How can we become the person the world wants and needs us to be? Buddhism intrigues us with the notion that the answer lies in a mysterious realization of non-self. How do we reconcile the Buddhist teaching of non-self with our pragmatic, everyday experience?
We are sensitive beings. We resonate with everything around us. This innate capacity is the basis for empathy and compassionate action. However, it can be obstructed when we cling to the idea of a permanent, separate self. This “self-obstruction” is often too close to see and feel. Yet we have glimpses of it: on a bodily level, we may feel stuck in our “skin bag,” separated from the world; we may be getting tired of the effects of our emotional defensiveness; we may notice a kind of mental restlessness in our incessant need for narrative continuity; and spiritually, we may find ourselves clinging to ideas of a higher or transcendent self.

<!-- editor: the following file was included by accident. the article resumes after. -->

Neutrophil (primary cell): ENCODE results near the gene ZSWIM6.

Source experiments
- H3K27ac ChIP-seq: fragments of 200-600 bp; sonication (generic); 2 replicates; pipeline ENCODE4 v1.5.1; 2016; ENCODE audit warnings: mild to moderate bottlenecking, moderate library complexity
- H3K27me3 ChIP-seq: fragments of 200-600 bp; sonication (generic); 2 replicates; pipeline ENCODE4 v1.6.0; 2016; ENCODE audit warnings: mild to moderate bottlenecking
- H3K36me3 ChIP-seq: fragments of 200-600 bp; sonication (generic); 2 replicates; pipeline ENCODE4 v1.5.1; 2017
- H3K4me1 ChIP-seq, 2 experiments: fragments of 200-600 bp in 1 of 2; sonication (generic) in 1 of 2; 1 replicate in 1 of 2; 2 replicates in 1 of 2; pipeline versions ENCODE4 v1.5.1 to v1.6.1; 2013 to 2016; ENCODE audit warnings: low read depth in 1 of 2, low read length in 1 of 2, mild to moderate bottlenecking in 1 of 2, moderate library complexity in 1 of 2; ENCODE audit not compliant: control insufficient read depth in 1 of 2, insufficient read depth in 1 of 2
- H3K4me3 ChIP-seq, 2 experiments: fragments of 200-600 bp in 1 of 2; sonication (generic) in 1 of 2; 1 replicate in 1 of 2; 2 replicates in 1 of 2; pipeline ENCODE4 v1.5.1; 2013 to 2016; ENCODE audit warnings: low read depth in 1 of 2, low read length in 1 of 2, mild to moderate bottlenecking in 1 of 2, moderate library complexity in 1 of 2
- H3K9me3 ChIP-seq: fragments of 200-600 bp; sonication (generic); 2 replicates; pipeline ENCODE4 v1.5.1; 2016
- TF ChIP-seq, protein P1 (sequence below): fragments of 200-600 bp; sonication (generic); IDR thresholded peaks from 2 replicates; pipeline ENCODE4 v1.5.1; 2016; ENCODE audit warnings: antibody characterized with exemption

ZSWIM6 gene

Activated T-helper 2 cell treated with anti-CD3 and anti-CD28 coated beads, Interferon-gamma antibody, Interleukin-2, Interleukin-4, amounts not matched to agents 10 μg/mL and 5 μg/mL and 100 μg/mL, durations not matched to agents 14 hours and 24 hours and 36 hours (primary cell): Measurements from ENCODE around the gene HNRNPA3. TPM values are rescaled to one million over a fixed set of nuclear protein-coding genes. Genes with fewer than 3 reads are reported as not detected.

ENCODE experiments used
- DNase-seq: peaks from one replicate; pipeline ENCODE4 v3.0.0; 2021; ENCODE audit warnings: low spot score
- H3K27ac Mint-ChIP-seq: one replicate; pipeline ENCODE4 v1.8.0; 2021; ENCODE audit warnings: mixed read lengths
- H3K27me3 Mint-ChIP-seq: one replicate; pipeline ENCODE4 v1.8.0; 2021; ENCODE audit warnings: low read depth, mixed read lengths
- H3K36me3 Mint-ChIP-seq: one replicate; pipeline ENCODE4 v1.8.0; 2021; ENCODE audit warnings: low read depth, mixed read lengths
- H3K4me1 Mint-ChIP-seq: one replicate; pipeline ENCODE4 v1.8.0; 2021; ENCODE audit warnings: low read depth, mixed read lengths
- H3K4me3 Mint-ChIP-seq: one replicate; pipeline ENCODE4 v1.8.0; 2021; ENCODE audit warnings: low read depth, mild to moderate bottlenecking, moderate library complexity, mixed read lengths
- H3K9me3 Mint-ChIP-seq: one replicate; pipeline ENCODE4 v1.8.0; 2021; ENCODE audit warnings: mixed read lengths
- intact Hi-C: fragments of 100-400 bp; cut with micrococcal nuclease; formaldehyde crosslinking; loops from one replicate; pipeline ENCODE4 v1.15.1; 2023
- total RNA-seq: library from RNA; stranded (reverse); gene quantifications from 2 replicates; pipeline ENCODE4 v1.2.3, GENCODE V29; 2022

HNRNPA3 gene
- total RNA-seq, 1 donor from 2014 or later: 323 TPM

When these bodily, emotional, mental, and spiritual patterns are recognized as constructions rather than givens, we can learn to deconstruct the obstructions they cause. This is the process of transforming the self.
In this seminar, we will explore how Zen practices such as meditation, embodied-energetic engagement with the world, and investigation of worldviews can facilitate this transformation and support us in doing the work in the world that our resonant body-minds are calling us to do.